"In referring to the exhibits of Spain, we must not omit to remind our reader that when preparations were being made for our Exhibition, Spain and her people were distracted by civil war, which was followed by a long period of international dissension, very hurtful to all industrial pursuits. Taking these facts into consideration, the display made of her resources and products was really very remarkable and extremely creditable."
"The exhibits were contained in a large and imposing enclosure painted in imitation of colored marble, surmounted by the arms of Spain and trophies of flags…"
"The front also contained cases in which armor, photographs of armor, etc., were displayed."
One of the handsomest articles in the who Spanish section was a magnificently carved sideboard of oak and other woods, valued at $1,500 exclusive of the duty. This splendid piece of furniture stood ten feet high and six feet in width, and was entirely covered in arabesque designs and imitations of animals, birds, fruits, etc., in alto relievo. At the extreme top of the screen which formed the back of the sideboard was carved a large basket containing fruits, over the top of which was leaping a cat of life-size, with a fish in its mouth…"
"The Spanish section of Agricultural Hall, surrounded by a wall of yellow wood, and entered under a lofty Gothic portal, was a wonderful museum of wines, oils, spices, fruits, grains, woods, tobacco, skins and nuts, all from Spain and her colonies. On the floor lay huge logs of mahogany and rosewood. Festoons of tobacco leaves and sheaves of grain surrounded the pillars. On shelves rising one above the other were ranges bottles and jars in orderly array, filled with every conceivable article…"
"In the Spanish Government Building, which was situated near the Catholic Fountain, was an extremely interesting and valuable exhibition of arms, models, educational and scientific appliances, hospital equipments, etc., which was specially deserving of study."
Early Spanish flags are particularly rare in my experience. This is the eldest example that I have ever encountered and it's remarkable to have been the product of an American maker, signed, and produced for an identified, landmark event of patriotic purpose, in which Spain fervently participated. Because most pieced-and-sewn flags of the 19th century were 8 feet long and larger, it's also remarkable to be of such manageable scale. For an American of Spanish origin, or vice-versa, it's truly an ideal example for many reasons.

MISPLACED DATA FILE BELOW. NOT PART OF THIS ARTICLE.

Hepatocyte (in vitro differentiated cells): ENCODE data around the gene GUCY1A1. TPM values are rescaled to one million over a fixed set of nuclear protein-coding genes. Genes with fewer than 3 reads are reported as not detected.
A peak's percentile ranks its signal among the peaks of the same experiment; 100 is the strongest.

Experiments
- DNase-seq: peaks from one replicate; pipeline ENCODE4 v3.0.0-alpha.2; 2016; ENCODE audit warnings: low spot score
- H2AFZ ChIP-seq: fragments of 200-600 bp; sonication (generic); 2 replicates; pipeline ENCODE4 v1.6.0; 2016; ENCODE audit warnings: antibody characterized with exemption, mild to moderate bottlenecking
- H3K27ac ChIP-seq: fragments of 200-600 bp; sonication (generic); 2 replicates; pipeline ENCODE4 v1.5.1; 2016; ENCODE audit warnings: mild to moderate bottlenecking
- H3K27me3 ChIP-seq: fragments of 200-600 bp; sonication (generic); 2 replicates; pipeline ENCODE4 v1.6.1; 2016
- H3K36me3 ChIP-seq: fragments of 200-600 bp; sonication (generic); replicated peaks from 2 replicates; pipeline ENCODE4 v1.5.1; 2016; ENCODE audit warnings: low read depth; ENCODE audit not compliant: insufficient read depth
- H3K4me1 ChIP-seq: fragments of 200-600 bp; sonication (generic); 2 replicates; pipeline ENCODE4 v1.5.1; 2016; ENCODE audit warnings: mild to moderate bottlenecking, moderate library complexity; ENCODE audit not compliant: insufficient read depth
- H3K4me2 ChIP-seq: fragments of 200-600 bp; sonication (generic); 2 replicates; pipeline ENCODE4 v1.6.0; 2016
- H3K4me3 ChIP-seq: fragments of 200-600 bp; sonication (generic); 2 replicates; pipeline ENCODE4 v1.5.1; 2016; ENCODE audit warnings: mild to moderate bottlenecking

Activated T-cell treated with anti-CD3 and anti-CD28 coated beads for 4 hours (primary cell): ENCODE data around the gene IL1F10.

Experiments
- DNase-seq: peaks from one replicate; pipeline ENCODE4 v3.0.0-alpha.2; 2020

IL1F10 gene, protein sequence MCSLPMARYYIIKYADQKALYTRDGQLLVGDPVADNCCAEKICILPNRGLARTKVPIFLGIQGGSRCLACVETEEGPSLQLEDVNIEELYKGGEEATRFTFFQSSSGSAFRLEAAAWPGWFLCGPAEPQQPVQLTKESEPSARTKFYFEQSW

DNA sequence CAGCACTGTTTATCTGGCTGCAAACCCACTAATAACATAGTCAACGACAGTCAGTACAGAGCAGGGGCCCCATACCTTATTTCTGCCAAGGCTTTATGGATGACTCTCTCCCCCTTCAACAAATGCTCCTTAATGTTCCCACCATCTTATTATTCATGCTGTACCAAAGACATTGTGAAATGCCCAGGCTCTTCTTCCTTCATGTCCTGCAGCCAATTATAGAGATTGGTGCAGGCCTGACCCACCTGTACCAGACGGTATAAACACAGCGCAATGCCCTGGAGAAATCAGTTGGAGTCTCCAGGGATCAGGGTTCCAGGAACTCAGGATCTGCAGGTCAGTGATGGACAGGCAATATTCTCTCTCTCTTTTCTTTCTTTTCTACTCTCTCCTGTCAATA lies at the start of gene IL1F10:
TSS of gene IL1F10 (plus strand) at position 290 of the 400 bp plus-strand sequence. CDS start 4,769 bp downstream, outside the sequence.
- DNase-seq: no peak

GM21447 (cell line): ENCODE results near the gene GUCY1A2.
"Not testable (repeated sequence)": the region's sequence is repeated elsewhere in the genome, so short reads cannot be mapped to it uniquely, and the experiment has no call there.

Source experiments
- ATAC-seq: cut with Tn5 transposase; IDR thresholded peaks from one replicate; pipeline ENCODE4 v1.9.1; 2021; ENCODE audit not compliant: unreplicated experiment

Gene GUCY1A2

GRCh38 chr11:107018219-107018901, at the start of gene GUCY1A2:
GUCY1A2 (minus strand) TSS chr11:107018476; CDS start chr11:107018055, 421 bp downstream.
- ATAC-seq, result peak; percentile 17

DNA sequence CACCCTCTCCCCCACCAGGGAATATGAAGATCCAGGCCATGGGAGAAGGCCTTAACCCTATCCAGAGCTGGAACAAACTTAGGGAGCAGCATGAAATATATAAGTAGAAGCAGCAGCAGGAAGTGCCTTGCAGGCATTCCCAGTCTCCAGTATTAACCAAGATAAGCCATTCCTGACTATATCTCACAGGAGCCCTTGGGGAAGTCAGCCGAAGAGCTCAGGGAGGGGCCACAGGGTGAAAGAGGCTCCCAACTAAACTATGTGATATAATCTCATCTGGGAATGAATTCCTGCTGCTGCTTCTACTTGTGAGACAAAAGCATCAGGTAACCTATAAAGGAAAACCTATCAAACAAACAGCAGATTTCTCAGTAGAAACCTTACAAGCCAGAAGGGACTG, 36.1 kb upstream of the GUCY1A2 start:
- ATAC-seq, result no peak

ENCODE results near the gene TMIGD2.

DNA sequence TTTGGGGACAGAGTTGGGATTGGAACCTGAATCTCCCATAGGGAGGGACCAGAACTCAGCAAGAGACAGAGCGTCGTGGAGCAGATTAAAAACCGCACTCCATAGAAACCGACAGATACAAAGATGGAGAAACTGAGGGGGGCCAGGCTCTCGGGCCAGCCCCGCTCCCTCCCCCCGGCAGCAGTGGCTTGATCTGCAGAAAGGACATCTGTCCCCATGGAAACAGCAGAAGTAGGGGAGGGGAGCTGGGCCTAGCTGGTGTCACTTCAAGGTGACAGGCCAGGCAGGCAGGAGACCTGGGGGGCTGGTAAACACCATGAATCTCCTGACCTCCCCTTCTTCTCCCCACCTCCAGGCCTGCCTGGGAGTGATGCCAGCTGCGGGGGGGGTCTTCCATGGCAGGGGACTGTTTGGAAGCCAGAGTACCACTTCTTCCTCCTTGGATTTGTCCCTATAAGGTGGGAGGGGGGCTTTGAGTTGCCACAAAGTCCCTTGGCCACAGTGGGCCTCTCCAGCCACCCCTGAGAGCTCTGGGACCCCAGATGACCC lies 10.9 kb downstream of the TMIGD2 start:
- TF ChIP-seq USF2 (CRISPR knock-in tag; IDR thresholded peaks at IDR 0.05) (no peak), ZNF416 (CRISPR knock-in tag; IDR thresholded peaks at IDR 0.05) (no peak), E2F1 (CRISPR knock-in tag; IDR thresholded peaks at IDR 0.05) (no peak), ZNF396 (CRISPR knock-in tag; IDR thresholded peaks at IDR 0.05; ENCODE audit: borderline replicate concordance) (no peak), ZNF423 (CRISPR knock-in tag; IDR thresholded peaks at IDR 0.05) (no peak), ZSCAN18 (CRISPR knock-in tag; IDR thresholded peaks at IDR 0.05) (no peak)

Mounting: The flag was mounted and framed within our own conservation department, which is led by expert staff. We take great care in the mounting and presentation of flags and have preserved thousands of examples.
The black-painted and hand-gilded molding is Italian. The glazing is U.V. protective plexiglass. Feel free to contact us for more details.
Condition: There are minor losses throughout, accompanied by a few moderate losses and tears, the most significant of which are in the top, hoist-end corner, adjacent to the binding, along the top and bottom edges, and in the lower, fly-end quadrant. We decided to leave the flag in its original state, but if desired, fabric of similar coloration can be placed behind these areas to mask the losses. Many of my clients prefer early flags to show their age and history of use.